Can I tell you a little secret? You have to promise not to tell my boss. See, I explained that if anything ever went down, my estimated time to replace these units was only 5 minutes. He thought I was nuts, and said it should be at least an hour. There was no way I could even boot up the computer to reload the program in 5 minutes. Little does he know that replacing an I/O module is a simple click, slide out, replace, and click. No program loading is required for the unit I have. It’s all stored in the CPU. Many years from now, I may get an extra 55-minute break! 

Easy-to-replace modules

Where’s the cable for the safety? No, nothing is missing. In fact, this system uses EtherCAT, an industrial Ethernet protocol. The information is transferred as needed and the speed is race car fast, so it can all be transferred on the same line. Communication technology has improved so much in the last 10 years that this is now possible. However, it may drive certain fork =lift drivers crazy, with fewer targets to hit and destroy.

And the software for the vision and motion is integrated with the safety software. Isn’t this great? I had to learn only one PLCOpen-based program to manage everything. I still have my safety approved function blocks. 

One software for standard and safety programming

Now you might be wondering how I can manage to remember when I’m working on a safety application. After all, it would be pretty bad to intermix them. The safety side uses safety approved function blocks. All of the inputs and outputs requiring a variable on the safety I/O modules are highlighted in yellow. If you are color blind, no problem. The variable name also starts with a capital S. Other systems may differ. But I haven’t messed mine up yet, so I think you’ll do just fine.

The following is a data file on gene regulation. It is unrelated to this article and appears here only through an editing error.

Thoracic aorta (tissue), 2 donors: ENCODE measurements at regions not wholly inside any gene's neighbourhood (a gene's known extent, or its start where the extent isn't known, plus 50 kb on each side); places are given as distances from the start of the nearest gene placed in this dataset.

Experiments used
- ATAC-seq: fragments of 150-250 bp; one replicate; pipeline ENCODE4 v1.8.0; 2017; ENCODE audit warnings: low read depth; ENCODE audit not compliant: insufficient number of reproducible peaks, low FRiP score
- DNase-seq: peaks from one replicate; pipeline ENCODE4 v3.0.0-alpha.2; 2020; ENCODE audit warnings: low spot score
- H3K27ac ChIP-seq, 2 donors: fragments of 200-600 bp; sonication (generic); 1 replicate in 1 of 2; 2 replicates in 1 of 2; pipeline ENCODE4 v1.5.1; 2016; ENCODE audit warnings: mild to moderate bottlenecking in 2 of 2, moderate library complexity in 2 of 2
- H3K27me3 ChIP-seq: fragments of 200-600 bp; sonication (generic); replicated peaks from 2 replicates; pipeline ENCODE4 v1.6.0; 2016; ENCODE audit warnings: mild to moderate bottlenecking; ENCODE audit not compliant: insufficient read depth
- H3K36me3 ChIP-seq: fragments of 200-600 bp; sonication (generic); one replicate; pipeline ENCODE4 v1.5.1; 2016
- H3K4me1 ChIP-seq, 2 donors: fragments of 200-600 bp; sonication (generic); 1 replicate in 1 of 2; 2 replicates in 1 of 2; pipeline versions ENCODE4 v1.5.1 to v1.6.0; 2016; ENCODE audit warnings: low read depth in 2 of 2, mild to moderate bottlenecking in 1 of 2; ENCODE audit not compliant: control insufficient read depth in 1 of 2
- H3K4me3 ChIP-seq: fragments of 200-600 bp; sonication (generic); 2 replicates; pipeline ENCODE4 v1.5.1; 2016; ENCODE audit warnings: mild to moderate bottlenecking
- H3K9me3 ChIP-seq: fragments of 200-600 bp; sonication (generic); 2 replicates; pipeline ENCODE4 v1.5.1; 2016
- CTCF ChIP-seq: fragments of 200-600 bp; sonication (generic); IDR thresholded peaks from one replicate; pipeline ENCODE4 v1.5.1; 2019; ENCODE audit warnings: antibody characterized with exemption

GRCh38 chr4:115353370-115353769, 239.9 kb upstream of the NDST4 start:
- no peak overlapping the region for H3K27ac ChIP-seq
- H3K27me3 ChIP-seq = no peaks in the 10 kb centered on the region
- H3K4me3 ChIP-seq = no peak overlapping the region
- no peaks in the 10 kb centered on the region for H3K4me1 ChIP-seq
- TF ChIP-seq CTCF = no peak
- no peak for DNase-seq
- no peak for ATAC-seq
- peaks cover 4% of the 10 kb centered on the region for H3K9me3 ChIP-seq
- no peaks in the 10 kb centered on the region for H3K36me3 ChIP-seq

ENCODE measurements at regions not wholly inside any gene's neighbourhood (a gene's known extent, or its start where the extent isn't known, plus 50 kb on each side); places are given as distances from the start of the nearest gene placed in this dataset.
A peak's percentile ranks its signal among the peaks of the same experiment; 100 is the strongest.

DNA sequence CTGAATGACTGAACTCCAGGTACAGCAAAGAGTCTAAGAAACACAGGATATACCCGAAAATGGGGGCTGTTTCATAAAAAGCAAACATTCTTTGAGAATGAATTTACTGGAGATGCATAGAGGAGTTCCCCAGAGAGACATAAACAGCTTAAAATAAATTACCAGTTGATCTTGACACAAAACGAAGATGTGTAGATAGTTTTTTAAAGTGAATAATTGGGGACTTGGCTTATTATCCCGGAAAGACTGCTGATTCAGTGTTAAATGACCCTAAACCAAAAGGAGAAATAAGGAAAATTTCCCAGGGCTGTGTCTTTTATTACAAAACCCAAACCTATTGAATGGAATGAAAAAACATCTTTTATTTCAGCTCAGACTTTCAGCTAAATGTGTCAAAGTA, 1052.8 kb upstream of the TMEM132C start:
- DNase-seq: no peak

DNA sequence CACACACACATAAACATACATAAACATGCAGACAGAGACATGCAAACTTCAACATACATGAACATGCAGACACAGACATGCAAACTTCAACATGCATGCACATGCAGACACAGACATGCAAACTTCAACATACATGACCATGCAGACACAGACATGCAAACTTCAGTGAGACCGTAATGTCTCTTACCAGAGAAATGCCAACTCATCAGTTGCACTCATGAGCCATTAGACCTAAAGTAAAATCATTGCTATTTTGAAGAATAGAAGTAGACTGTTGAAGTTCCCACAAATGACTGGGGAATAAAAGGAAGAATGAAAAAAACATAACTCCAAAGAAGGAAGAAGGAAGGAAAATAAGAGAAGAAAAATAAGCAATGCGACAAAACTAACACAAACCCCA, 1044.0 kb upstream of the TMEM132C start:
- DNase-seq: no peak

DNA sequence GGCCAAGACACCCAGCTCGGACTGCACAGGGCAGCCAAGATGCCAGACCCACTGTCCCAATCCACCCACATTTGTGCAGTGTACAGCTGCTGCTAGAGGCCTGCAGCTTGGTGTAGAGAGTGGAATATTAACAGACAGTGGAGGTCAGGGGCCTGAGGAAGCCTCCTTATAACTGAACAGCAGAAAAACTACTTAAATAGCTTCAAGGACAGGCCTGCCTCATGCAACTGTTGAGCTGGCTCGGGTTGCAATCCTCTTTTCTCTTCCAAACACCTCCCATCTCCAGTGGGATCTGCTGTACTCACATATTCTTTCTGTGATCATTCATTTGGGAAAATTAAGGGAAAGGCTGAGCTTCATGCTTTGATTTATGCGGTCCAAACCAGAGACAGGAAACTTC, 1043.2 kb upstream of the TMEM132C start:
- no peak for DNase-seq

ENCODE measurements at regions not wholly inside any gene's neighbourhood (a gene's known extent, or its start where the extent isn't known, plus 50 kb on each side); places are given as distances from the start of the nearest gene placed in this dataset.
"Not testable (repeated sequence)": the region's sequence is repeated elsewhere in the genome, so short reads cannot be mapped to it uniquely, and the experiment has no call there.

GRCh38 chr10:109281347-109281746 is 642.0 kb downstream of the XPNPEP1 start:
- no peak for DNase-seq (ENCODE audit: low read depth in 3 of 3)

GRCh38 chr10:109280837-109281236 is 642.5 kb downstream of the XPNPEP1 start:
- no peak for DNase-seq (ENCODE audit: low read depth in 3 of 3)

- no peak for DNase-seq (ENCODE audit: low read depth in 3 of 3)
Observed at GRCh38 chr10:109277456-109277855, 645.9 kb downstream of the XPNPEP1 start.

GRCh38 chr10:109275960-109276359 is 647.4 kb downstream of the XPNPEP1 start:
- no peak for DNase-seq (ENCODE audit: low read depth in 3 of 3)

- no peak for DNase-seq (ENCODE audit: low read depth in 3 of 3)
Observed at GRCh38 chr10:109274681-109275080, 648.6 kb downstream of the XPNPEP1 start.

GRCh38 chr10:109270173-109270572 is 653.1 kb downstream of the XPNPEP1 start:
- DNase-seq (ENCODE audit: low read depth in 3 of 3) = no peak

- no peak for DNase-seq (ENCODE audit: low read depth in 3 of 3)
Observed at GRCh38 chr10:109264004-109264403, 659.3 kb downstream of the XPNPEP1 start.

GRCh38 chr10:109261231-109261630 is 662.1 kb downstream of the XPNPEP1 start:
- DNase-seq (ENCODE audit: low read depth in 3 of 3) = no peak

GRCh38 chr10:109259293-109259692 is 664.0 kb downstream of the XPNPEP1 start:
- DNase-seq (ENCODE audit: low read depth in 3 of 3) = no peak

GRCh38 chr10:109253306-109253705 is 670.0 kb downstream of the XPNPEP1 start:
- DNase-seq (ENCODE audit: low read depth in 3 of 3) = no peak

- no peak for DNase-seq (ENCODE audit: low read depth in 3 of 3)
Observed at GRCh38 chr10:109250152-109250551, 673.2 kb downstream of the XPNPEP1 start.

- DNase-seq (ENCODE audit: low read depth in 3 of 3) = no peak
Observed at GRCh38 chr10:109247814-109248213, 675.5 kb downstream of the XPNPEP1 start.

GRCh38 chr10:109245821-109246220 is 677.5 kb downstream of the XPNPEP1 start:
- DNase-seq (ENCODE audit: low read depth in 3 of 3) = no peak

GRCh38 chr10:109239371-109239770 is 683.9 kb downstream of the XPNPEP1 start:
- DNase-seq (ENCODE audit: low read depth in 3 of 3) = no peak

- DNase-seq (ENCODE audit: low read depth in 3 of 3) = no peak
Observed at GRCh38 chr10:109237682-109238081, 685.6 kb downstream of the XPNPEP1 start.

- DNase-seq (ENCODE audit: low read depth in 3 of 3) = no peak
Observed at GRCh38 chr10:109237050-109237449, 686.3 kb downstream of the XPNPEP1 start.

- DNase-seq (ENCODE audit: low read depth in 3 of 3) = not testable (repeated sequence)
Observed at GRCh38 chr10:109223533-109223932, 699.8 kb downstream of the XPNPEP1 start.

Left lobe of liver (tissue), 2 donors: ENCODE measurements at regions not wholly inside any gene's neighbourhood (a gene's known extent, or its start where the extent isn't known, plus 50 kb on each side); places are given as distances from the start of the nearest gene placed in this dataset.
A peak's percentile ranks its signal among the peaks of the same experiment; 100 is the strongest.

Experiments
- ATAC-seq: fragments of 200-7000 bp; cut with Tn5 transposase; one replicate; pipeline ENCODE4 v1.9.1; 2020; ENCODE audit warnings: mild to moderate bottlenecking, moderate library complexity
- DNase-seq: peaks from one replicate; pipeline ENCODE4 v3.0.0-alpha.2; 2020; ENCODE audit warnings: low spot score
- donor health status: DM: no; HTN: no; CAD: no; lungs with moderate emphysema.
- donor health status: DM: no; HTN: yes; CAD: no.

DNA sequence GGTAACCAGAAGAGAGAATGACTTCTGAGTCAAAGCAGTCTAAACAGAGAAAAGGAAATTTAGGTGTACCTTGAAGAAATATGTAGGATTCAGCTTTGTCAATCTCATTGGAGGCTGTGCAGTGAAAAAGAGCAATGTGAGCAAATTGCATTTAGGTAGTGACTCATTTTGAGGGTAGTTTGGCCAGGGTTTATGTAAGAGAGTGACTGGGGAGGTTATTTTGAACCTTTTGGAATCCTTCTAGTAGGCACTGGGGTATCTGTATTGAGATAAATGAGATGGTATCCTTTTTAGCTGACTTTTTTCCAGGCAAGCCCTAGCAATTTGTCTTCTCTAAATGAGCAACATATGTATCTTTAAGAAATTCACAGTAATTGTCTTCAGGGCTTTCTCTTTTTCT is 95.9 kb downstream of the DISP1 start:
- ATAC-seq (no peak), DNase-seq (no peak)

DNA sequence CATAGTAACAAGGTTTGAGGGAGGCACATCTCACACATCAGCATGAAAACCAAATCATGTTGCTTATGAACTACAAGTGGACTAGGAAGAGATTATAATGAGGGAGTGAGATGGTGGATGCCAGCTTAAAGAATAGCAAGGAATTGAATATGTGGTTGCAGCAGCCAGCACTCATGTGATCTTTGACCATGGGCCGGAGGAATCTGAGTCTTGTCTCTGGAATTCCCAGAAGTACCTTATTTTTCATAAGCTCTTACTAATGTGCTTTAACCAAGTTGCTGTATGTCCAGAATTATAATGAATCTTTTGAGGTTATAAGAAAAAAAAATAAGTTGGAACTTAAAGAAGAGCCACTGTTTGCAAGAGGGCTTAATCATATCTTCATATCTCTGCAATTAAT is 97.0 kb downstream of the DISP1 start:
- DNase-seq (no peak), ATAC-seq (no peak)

This is all sounding way too good to be true, I’m sure, so now comes the more delicate question. What happens when there’s a need to receive or send a variable status between the standard and safety systems? (The most difficult part about the answer is using the word "exposed" without human resources coming after me. Let me explain.)

On the safety side, any non-safe variable can be exposed. This is practical for a simple reset button or to send an output status back to the standard PLC so it can be monitored on the HMI. After all, you want to know what protective device caused the shutdown.

Talking about HMI, how many times will everything need to be mapped so I can see the status on one display? Just once. I’m serious. One benefit about networking is that the I/O mapping can be done automatically. I know—I didn’t believe it either the first time they told me. The sample in Figure 3 even told me what I/O module and node it is on. Now I can simply give it a new variable name to use on the standard side and voila!—I’m ready to finish my program.

Now that I solved most of your networking questions, does anyone have a good solution for my Facebook settings problem? I hear Instagram is the new hot social networking media. Maybe I should give that a try.

– Tina Hull is product engineer, safety, for Omron Automation and Safety. Edited by Mark T. Hoske, content manager, CFE Media, Control Engineering,


See additional information in this online version of this May Control Engineering article. See additional links at the bottom.

Key concepts

  • A tangle of standard control and safety devices is like an out-of-control social media account.
  • Standard devices and safety devices can use the same software platform.
  • Examples for working within a unified environment are provided.

Consider this

Lower costs and ease of use are among reasons for combining standard and safety networks. See these examples.

ONLINE extra 

Author Bio: Tina Hull is TUV Functional Safety Expert and product engineer, Omron Automation Americas